A. Liao, H. W. Harris and M. M. Maharbiz, “A Coupled Magnetoelastic Strain Sensor Array for Guiding and Monitoring Hernia Repairs,” IEEE Transactions on Biomedical Engineering is out!

Congrats Amy Liao!

A. Liao, H. W. Harris and M. M. Maharbiz, “A Coupled Magnetoelastic Strain Sensor Array for Guiding and Monitoring Hernia Repairs,” in IEEE Transactions on Biomedical Engineering. doi: 10.1109/TBME.2018.2834361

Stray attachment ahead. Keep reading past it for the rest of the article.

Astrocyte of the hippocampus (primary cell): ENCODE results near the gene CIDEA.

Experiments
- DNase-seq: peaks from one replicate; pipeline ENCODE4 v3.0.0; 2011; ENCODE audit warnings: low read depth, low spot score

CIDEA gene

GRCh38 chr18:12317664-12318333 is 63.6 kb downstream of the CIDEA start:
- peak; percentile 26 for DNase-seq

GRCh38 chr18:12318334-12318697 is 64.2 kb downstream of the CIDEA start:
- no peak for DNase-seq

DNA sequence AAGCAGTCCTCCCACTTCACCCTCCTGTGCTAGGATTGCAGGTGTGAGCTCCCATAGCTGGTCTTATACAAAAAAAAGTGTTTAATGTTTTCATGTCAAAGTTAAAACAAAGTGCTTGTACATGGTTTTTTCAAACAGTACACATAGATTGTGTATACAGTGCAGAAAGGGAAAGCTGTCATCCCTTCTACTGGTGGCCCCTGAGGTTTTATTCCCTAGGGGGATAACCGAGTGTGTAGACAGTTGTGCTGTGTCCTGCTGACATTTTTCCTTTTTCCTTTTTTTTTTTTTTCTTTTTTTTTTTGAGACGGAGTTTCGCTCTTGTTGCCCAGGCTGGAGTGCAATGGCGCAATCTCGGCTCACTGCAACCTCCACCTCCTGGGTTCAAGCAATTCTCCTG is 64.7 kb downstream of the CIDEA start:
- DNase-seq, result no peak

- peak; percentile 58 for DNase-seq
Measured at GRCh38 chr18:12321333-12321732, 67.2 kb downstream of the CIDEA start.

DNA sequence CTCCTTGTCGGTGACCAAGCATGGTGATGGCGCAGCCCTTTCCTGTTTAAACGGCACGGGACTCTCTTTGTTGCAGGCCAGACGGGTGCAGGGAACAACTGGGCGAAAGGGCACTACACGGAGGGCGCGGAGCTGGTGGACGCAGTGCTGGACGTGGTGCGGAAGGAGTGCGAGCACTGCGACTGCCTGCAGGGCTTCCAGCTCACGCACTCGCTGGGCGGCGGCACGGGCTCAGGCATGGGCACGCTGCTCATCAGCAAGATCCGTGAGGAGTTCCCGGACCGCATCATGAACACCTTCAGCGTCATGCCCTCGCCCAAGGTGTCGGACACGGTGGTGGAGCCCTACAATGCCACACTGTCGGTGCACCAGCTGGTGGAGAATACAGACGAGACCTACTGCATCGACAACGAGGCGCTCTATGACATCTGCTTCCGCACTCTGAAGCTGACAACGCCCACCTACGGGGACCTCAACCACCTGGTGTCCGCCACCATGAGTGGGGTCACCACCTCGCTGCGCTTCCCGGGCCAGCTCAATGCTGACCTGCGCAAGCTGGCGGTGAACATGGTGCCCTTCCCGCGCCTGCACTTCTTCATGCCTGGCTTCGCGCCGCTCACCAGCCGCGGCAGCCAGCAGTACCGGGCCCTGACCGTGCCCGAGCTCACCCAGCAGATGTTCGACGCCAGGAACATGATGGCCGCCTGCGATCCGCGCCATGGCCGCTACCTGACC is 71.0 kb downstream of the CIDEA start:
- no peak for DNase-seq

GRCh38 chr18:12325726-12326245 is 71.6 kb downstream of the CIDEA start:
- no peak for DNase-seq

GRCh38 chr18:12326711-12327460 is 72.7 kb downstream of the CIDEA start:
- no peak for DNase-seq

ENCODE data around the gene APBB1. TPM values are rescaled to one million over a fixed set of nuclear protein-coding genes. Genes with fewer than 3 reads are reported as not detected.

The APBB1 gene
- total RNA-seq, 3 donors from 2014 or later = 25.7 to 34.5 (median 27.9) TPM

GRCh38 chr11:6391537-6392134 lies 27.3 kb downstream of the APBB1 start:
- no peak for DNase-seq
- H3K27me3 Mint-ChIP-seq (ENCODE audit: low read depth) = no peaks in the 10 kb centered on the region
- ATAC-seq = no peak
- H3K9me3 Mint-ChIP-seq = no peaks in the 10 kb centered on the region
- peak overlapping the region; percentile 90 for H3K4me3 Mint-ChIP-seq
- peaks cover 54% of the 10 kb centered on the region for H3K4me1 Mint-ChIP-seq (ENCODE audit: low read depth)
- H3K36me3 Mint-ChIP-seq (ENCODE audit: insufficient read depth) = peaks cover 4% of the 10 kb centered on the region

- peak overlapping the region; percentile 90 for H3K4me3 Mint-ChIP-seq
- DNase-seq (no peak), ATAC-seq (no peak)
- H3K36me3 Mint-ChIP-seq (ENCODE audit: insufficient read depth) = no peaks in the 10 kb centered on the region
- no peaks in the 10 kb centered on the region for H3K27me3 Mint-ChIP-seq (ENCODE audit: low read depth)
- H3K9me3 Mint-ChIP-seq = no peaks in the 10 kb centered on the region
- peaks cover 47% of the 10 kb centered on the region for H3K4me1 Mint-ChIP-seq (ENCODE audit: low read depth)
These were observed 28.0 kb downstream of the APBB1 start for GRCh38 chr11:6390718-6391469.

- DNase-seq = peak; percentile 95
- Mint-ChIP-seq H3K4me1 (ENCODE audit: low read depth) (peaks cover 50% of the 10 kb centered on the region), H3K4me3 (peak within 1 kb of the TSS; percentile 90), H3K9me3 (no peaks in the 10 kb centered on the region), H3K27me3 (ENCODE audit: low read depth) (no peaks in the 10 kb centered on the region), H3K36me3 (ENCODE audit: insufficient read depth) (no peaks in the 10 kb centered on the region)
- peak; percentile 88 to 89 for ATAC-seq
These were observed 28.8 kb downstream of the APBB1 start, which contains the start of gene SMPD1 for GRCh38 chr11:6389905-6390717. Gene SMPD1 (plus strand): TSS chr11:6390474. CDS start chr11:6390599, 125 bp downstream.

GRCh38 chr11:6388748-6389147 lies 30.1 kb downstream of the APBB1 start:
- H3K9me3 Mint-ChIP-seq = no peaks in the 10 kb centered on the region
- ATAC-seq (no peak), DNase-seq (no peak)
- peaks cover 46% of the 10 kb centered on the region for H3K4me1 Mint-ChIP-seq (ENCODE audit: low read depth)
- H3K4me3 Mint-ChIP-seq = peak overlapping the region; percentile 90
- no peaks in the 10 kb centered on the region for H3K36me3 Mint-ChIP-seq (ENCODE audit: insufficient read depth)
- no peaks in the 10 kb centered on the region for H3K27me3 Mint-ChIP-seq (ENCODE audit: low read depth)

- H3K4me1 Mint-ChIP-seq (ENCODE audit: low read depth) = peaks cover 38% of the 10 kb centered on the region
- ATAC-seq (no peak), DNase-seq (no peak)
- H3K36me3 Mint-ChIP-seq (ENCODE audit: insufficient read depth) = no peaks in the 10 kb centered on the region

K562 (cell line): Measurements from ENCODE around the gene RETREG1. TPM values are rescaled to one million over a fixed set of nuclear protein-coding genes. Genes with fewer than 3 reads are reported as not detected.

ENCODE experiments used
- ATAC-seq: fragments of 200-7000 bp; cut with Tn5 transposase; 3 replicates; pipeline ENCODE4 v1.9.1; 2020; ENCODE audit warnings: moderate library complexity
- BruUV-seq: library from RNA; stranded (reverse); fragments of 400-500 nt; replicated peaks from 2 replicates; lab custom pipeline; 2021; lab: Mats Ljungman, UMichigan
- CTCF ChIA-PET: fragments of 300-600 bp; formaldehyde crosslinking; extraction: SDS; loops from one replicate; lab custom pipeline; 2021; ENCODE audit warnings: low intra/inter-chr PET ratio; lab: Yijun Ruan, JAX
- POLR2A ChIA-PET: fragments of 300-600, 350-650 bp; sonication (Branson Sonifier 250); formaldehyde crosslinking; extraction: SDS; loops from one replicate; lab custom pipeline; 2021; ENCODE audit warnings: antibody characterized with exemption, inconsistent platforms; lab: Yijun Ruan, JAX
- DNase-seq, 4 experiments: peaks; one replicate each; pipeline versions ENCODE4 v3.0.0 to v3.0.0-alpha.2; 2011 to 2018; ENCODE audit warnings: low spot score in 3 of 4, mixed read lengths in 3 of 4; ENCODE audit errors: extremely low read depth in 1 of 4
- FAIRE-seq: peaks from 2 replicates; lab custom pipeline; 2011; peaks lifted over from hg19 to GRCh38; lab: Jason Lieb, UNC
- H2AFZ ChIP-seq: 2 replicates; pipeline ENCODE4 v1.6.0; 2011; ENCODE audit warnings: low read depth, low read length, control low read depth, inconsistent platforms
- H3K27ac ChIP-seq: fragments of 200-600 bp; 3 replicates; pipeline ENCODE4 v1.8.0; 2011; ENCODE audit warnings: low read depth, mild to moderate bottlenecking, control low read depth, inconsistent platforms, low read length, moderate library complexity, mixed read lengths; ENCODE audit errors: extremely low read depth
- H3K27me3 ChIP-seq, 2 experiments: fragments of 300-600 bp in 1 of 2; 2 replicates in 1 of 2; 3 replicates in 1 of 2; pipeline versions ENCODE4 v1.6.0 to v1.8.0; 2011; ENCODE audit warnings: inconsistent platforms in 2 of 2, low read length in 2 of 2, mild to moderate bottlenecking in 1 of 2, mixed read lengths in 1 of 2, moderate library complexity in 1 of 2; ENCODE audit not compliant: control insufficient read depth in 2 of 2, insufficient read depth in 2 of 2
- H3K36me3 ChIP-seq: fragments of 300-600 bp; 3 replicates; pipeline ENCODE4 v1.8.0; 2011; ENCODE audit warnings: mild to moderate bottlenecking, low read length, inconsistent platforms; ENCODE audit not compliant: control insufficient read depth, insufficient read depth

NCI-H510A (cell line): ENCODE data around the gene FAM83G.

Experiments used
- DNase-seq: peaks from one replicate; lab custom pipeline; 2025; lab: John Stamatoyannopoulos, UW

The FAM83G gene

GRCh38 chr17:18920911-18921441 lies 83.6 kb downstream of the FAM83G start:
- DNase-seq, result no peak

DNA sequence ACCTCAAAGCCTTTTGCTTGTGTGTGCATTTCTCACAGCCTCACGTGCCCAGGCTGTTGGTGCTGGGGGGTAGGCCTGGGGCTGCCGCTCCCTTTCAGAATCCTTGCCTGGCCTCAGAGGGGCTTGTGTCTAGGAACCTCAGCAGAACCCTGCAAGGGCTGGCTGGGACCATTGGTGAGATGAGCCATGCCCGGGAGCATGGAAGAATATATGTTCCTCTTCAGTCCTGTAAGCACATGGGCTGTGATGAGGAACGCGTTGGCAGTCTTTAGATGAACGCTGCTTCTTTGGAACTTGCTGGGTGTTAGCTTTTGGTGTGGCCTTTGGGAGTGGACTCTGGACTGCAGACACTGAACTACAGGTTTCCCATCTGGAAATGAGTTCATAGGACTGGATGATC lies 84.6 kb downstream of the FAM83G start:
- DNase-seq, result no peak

Ventral hernia repairs using mesh prosthetics suffer from high recurrence rates, with 10-20% of repairs failing within three years. Uneven distribution of stress within the implanted mesh prosthetic is thought to contribute to the high recurrence rate. We propose a method for providing quantitative guidance and monitoring of hernia repairs using an array of magnetoelastic strain sensors. Methods: The magnetoelastic strain sensors presented here are based on a coupled design to achieve measurements with higher signal-to-noise ratio (SNR). A first magnetoelastic element (the transducer) is bonded to the mesh prosthetic and is characterized by a strain-dependent magnetic field. The resonance frequency of a second magnetoelastic element (the resonator) encased in a rigid casing is biased by the transducer element’s magneticity and can be measured non-invasively using an external interrogation coil. The coupled magnetoelastic strain sensors are assembled using a combination of photochemical machining, patterning, and heat sealing. Results: The dynamic range of the coupled sensors can be tuned by altering the transducer geometry. Additional spring elements are integrated onto the transducer element to achieve high dynamic range measurements saturating at 74 millistrains. Conclusion: A coupled magnetoelastic strain sensor combines a transducer with an encased resonator element to measure strain with high SNR on an implantable flexible hernia mesh substrate. Significance: This work provides surgeons and researchers with a clinically relevant tool to quantify the strain distributions within implanted mesh prosthetics, with the ultimate goal of reducing the recurrence rate of ventral hernia repairs.

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